Town Theatre

642 Bridge Street NW,
Grand Rapids, MI 49504

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Opened as the Alcazar Theatre by 1916, it became the Roosevelt Theatre in 1935 and in 1940 renamed the Town Theatre. Seating was listed at 490. This was an Independent until 1950 with bookings being handled by Independent Theatre Exhibitor Services. In 1950 it became part of the Clark Theatre Chain until it closed.

The Town Theatre closed in 1955 and is today used by an evangelical group. Any further information on the Town Theatre would be appreciated.

Contributed by Chuck

Recent comments (view all 7 comments)

dbmkam6892
dbmkam6892 on July 14, 2011 at 12:40 am

Hello. I was born in 1949 and grew up on the West Side, namely Bridge St., Stocking St., 4th St., & 3rd St.. I frequented the old Town Theater for .25 cents a show. The picture posted is not that of the old Town Theater. I believe this photo is of buildings ACROSS the street from the Town Theater (presently Little Mexico is attached to that building in photo). The block the Town Theater was on is on the South side, and though business have come and gone, the building was never tore down. I drive by that block at least once a month if not weekly.

Joe Vogel
Joe Vogel on July 14, 2011 at 6:41 am

The previous comment is correct. The Town Theatre building is still standing. Its current occupant is a religious institution (possibly a church— the Internet isn’t saying) called the Jesus Evangelistic Center.

Pivot Street View 180 degrees for a view of the building.

There was an Alcazar Theatre in Grand Rapids as early as 1918, when it was mentioned in the February 26 issue of Michigan Film Review. I don’t know if it was this theater or an earlier house of the same name, but the style of the theater’s building was certainly in vogue during the late 1910s.

Joe Vogel
Joe Vogel on December 2, 2011 at 5:36 am

The Alcazar Theatre is listed at 642 Bridge Street in the 1916 edition of Polk’s Grand Rapids City Directory.

Joe Vogel
Joe Vogel on February 16, 2012 at 4:02 am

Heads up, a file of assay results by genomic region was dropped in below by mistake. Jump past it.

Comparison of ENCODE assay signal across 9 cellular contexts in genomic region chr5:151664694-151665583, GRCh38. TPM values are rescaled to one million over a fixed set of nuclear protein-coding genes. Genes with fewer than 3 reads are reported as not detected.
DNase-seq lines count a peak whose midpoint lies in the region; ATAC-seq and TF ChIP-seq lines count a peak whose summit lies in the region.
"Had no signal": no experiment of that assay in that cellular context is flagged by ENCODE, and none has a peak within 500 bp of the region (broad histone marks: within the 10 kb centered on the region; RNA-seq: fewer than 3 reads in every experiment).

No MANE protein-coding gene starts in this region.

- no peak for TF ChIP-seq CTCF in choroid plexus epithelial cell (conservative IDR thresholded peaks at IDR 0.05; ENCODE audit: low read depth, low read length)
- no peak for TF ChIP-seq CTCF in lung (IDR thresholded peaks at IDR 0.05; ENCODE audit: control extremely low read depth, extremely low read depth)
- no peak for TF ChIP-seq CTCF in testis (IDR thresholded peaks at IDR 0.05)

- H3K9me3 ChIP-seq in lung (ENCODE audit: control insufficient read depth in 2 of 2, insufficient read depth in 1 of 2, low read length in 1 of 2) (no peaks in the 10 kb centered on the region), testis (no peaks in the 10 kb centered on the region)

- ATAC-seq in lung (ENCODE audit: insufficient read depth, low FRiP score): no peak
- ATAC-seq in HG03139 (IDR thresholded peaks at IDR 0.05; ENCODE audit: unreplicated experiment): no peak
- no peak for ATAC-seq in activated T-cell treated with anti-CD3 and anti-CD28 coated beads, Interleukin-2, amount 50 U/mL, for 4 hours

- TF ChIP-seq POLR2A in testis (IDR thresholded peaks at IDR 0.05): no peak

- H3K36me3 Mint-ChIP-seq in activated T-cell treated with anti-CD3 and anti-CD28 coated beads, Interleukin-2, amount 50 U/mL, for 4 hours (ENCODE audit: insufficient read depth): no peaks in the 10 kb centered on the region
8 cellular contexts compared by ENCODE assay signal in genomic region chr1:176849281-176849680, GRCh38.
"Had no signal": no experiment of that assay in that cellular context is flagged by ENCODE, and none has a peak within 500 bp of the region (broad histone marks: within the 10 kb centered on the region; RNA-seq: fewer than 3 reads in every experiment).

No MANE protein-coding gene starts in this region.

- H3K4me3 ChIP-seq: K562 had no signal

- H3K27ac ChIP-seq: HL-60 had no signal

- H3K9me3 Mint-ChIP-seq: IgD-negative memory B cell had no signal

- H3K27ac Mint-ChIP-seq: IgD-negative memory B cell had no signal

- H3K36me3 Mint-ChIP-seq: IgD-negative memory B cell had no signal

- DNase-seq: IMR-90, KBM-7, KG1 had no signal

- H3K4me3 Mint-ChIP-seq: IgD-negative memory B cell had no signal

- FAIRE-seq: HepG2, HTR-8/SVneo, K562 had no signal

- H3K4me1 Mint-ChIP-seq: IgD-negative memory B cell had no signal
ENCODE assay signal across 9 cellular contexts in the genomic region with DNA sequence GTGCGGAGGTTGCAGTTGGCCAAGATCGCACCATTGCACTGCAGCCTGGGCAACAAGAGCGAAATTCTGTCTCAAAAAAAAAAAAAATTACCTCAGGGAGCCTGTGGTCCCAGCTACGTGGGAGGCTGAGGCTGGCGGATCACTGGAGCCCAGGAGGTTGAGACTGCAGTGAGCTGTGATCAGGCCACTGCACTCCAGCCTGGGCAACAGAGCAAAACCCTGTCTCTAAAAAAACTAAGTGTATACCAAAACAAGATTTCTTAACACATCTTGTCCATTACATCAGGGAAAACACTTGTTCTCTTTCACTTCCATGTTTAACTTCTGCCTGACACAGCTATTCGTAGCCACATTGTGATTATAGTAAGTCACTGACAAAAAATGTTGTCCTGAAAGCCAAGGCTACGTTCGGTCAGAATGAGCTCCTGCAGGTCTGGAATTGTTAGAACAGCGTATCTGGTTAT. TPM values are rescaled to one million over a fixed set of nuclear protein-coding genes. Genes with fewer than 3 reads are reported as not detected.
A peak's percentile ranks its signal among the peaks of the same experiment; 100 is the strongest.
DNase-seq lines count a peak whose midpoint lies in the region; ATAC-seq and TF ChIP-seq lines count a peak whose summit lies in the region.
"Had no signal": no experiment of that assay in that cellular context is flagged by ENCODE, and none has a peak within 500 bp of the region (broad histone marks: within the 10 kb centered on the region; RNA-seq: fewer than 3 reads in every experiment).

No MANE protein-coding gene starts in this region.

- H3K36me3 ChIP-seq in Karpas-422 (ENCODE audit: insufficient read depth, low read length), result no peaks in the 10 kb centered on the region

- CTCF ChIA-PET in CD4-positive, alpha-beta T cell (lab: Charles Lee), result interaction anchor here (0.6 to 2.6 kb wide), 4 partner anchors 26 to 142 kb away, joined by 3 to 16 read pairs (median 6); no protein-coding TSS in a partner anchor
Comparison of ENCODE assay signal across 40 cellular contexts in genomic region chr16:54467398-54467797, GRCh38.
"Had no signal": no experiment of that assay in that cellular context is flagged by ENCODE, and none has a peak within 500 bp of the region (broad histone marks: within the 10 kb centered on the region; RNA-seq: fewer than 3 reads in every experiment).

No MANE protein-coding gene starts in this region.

A brief biography of Edward N. Brown says that he was the partner of George Budde in the opening of the Alcazar Theatre. Brown sold his interest in the project to Budde after about eight months, and then built the Fulton Theatre. In 1916, he opened the Stocking Avenue Theatre. The biography doesn’t give dates for the opening of the Alcazar or the Fulton, but as Brown operated the Fulton for four years, the Alcazar could have been opened as early as 1911, and was probably in operation within a year or two of that at most.

Whit1
Whit1 on September 21, 2013 at 1:22 am

The comments above about the photo are correct. You have to maneuver the photo west down Bridge St. past Konkle’s Bar and get it looking south to see what has become of the Town Theater. I saw my first Frankenstein movie at the Town back in the 1950s.

Otherlyn
Otherlyn on September 25, 2013 at 8:08 pm

I do remember The Town. The photo shown above is indeed one of where the therater had it’s incarnation as a neighborhood movie house. We ALL went ther on Saturday afternoons, to watch their double features. The lady, who’s husband owner the place had a very bushy mustache, that she kept neatly trimmed. Her husband wouyld often stop the show, to stalk down the asiles in a rant, effort to get us kids to keep quiet. Speaking of WestSide neighborhood theaters. I have been searching, without much success, for photos of an old theater that was closed prior to 1952. It was called The State Theater, and it was located on the NorthWest corner of Stocking and Second Street, in Grand Rapids MI. I used to live on Stocking, and remember looking throught the sctatches on the black paint that they used to block out the door-windows, to see inside of of the closed building. It may be possible that it was never used for movies, before it was closed. Perhaps it was strictly Vaudeville, or Theatre. Also, there is one errant photo of The Clique Bowling Lanes building, with someone saying that tTHAT building was the old State. That statement is not true. I for remember the buildings and store-fronts that occupied the space that was demoloished to build the Clique. The State was indeed a building on the corner of Second and Stocking. Does ANYONE have any photos of this long forgotten venue?

Joe Vogel
Joe Vogel on September 25, 2013 at 9:05 pm

Otherlyn, Cinema Treasures has a page for the State Theatre: Click here.

There are no pictures of the State there, though- only a Google Street View of the bowling alley you say was not the State, and a link to page with another photo of the bowling alley.

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